Historical Architecture of Grosse Pointe – An Englishman in Grosse Pointe – Raymond Carey

Raymond Carey was a prominent architect in Grosse Pointe Farms, designing many luxurious homes during the era of substantial growth in the community. His name however is probably alien to many people.

Raymond Marwood-Elton Carey was born in England in 1883, he grew up in Bath surrounded by some of the finest examples of Georgian Architecture in the world, most of which still exist today. These Eighteenth Century architectural works of art made a huge impression on Carey and during his career he would design some of Grosse Pointe’s finest Georgian Homes.

Carey graduated from the University of Bath, it is not clear when he left the country; he arrived in Detroit at the beginning of the 20th Century. The city would be his home for just a few years, and in 1909 he created what is arguably his finest Georgian masterpiece, the John M. Dwyer House, located at 372 Lakeland.

372 lakeland

After completing the home for Mr. Dwyer, Carey relocated to Winnipeg, Manitoba where he would marry Dorothy Heubach. In 1910 Carey formed a partnership with John Woodman, which lasted until 1917. His next move was to establish a firm with prominent Winnipeg architect George Northwood, however the partnership lasted barely four years and by the mid-1920’s Carey had returned to Detroit.

Raymond Carey Home

Carey’s home in Winnipeg, built in 1915

During his second stint in the city Carey’s work began to become extremely sought after and he became a key figure in creating Georgian style homes. His work helped transform the architectural scene in Grosse Pointe Farms, through the golden era for Georgian design. Within 20 years he had created at least 12 homes (that we know of) along with the Cottage Hospital Nurse’s House, in 1929, located at 150 Ridge Road, Grosse Pointe Farms.

It quickly became apparent that Carey was one of the better architects at designing large homes, his work here included:

1909
372 Lakeland (12,000 sq ft) – Grosse Pointe

372 lakeland

1925
73 Moran, Grosse Pointe Farms.
It is believed the house on Moran was Carey’s home

73 Moran

1927
39 Beverly Road (3,800 sq ft) – Grosse Pointe Farms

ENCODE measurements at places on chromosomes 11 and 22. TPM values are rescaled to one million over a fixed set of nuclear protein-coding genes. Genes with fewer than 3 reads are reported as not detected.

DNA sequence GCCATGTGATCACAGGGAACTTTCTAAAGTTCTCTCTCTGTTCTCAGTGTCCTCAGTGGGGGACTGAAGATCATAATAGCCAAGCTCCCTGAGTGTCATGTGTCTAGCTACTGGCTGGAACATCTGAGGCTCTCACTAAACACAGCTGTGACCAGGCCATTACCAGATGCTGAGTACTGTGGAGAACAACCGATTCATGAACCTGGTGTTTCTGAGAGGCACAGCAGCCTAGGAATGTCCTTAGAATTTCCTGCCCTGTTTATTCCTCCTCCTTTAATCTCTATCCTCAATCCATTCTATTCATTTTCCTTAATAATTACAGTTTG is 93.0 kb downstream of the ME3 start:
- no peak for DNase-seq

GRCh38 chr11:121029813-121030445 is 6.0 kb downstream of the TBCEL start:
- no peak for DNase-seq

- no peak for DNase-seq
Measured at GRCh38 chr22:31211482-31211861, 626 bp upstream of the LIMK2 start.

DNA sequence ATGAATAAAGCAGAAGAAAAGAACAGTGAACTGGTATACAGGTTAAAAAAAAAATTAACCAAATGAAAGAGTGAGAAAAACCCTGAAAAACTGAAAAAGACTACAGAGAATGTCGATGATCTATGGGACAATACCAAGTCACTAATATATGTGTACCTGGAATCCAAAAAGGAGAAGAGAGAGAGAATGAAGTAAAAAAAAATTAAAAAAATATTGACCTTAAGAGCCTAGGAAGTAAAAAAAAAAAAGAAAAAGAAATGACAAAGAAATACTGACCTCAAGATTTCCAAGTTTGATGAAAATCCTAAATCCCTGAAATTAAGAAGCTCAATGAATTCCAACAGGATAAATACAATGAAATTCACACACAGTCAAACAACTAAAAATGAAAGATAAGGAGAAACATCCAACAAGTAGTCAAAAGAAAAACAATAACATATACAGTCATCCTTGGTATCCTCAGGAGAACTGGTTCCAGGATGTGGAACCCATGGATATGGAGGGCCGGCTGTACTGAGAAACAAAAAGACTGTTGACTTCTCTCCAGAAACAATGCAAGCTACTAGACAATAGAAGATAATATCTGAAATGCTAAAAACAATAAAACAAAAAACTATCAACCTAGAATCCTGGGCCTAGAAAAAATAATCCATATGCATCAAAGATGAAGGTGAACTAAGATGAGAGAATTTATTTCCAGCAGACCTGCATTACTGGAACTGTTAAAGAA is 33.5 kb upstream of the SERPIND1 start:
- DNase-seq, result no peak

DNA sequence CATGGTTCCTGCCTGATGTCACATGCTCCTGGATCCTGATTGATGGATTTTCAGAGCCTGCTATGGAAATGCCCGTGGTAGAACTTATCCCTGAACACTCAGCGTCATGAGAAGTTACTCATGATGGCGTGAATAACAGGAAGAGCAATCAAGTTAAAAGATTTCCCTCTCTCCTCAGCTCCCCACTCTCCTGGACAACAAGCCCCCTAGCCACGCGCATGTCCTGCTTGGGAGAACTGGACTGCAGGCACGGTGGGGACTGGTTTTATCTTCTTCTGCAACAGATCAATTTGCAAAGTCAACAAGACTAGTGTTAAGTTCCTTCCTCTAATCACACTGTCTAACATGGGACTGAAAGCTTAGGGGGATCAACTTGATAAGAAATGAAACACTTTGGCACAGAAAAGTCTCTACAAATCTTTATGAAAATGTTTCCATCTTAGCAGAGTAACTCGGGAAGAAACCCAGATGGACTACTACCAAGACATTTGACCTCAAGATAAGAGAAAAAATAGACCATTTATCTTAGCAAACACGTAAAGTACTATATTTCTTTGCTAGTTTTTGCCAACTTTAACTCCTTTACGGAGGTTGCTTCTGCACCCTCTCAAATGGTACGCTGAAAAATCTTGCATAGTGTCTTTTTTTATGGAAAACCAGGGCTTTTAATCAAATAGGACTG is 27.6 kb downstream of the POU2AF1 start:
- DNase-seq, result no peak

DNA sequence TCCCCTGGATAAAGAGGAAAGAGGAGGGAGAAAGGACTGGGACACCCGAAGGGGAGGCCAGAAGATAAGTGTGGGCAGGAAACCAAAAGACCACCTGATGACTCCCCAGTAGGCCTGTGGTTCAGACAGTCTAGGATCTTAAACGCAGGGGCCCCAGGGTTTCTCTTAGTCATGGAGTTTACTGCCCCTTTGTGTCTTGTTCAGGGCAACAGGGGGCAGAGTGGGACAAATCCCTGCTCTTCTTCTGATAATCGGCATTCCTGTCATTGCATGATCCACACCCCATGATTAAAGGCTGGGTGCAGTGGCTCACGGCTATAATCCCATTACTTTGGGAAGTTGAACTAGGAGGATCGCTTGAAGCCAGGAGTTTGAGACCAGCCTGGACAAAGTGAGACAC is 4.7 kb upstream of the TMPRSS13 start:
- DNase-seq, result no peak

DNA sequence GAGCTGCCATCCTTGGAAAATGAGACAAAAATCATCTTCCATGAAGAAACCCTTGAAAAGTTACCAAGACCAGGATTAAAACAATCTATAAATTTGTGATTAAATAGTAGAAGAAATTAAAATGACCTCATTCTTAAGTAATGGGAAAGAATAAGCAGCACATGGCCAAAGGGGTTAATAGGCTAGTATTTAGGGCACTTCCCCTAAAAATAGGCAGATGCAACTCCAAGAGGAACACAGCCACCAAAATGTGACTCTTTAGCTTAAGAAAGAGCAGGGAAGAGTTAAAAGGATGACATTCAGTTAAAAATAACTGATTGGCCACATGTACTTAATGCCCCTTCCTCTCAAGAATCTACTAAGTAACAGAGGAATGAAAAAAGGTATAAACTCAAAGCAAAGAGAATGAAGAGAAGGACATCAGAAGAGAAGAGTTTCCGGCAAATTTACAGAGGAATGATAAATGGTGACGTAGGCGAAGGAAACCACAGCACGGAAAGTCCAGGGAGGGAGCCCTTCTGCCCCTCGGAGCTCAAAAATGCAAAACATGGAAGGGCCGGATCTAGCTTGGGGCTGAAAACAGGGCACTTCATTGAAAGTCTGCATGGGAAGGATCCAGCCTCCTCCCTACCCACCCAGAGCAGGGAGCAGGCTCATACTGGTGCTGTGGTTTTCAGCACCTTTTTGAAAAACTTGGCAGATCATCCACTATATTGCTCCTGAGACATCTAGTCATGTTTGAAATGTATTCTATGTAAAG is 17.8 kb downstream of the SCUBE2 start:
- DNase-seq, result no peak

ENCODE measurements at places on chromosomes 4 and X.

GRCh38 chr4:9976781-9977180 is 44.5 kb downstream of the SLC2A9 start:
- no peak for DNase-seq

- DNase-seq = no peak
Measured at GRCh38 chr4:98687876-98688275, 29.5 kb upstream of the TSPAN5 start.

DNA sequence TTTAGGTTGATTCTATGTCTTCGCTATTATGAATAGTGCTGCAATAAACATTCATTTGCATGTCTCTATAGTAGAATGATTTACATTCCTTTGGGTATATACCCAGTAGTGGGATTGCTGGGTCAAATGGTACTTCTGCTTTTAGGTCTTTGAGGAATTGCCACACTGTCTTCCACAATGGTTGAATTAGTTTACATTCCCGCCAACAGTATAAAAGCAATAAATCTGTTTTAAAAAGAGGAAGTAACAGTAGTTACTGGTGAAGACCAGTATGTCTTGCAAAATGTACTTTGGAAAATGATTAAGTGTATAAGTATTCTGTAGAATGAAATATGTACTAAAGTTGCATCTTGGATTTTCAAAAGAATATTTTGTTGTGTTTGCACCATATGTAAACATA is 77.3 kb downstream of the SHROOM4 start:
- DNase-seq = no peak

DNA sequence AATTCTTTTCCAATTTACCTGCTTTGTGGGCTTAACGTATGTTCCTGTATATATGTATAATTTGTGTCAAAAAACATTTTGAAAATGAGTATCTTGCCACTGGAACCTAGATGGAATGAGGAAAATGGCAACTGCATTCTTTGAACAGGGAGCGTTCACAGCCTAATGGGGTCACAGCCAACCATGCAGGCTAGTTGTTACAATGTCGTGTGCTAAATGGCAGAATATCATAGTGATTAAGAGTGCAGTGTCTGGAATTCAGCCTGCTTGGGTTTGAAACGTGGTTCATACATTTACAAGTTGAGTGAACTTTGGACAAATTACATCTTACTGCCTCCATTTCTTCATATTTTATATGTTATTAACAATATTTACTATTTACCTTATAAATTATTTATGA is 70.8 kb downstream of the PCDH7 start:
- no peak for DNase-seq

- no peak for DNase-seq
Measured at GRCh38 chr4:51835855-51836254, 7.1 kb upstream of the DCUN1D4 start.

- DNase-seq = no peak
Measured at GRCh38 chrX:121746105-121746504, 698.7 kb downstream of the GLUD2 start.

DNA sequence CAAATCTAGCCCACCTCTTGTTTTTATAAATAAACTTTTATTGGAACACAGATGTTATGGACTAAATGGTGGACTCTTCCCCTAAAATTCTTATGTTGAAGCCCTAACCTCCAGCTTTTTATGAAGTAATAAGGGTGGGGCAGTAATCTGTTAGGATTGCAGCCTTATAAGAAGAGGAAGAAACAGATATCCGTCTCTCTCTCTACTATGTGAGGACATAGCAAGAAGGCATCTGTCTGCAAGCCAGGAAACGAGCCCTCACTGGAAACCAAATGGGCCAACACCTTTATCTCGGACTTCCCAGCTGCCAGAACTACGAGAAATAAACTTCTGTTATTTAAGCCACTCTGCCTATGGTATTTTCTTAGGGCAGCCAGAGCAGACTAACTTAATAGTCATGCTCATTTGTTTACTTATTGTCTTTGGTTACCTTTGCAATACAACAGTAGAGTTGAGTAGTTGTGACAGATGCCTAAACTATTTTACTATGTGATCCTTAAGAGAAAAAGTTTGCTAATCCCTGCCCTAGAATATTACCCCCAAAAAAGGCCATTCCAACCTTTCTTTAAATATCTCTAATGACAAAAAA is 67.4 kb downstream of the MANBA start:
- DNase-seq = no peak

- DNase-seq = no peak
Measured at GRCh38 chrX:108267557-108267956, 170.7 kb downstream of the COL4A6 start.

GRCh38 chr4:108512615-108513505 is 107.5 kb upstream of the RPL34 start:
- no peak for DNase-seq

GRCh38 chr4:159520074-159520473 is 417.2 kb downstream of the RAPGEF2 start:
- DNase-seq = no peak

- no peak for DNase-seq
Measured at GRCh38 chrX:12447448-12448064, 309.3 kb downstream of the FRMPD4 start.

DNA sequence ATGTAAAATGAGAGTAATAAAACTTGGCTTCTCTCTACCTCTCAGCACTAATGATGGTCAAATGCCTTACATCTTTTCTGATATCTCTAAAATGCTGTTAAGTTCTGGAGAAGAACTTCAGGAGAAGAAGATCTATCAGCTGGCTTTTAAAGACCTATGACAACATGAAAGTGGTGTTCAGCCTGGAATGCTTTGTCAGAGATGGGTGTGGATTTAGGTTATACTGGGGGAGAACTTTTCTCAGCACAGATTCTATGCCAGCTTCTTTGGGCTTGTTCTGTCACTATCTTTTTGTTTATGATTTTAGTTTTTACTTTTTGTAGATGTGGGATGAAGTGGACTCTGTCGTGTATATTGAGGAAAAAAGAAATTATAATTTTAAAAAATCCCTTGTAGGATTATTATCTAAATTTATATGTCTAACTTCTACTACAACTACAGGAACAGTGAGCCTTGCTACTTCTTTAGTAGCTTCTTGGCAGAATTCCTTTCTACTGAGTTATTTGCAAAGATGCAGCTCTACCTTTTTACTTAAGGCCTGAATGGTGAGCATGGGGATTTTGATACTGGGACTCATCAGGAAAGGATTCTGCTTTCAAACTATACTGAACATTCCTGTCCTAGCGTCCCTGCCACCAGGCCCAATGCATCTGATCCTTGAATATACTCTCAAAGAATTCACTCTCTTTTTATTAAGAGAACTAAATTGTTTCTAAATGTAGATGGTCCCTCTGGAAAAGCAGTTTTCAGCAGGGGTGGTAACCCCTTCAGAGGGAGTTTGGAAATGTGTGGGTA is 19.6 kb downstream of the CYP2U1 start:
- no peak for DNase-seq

39 Beverly Road
51 Kenwood (3,577 sq ft) Grosse Pointe Farms

51 Kenwood

1928
338 Provencal (10,304 sq ft) – Grosse Pointe Farms

338 Provencial
100 Kenwood Road (4,577 sq ft) – Grosse Pointe Farms

100 Kenwood

1929
234 Provencal (8,122 sq ft) –Grosse Pointe Farms

234 Provencial
380 Provencal (6,779 sq ft) – Grosse Pointe Farms

380 Provencial
Cottage Hospital Nurse’s House – Grosse Pointe Farms

Nurses hospital

138 Kenwood Road (7,700 sq ft) – Grosse Pointe Farms
Described as one of the grand homes of the Grosse Pointes, 138 Kenwood Road was commissioned by Walter O.Briggs (a former owner of the Detroit Tigers) as a wedding gift for his daughter Elizabeth.

138 Kenwood

1931
390 Provencal (10,000 sq ft) – Grosse Pointe Farms

390 Provencal

1932
270 Voltaire Place (8,435 sq ft) – Grosse Pointe Farms

270 Voltaire Place

1934
194 Provencal (12,185 sq ft) – Grosse Pointe Farms
Built for George M. Holley (former chairman of the Holley Carburetor Company of Detroit), this home has particularly handsome details including Corinthian pilasters, and a columned entrance flanked by two large curved bow windows. It is a fantastic example of Georgian architecture and at 12,185 sq ft it is one of the largest homes in Grosse Pointe.

194 Provencial

Raymond Carey resided in Grosse Pointe until just after World War II, he returned to England and began practicing on the Isle of Man. He died in 1975 aged 92.

The Englishman in Grosse Pointe has left us with some superb examples of Georgian homes. He is yet another fine example of a designer who helped transform the architectural scene in Grosse Pointe, but as with so many architects his work has never received the credit is deserves.

We will be continuing the series with a look at one of Raymond Carey’s most outstanding projects – 372 Lakeland – next week.

 

Written by Katie Doelle
© 2015 Higbie Maxon Agney

* Many images in this post came from: detroityes.com, a wonderful resource of information for the Metro area.

 

Addendum; 

The goal of this blog is to provide an introduction to the history of Grosse Pointe.
We acknowledge and appreciate the many others who are probing the history of Grosse Pointe in greater depth, chief amongst them the Grosse Pointe Historical Society. The attribution of 372 Lakeland was based upon two published sources, we acknowledge that those sources might be incorrect. At this time the GPHS is looking further into 372 Lakeland and we will publish the results of their findings.

 

If you have a home or building you would like us to profile please contact Darby Moran – Darby@higbiemaxon.com – we will try and feature the property.

(For more historical information on Grosse Pointe, visit Grosse Pointe Historical Society).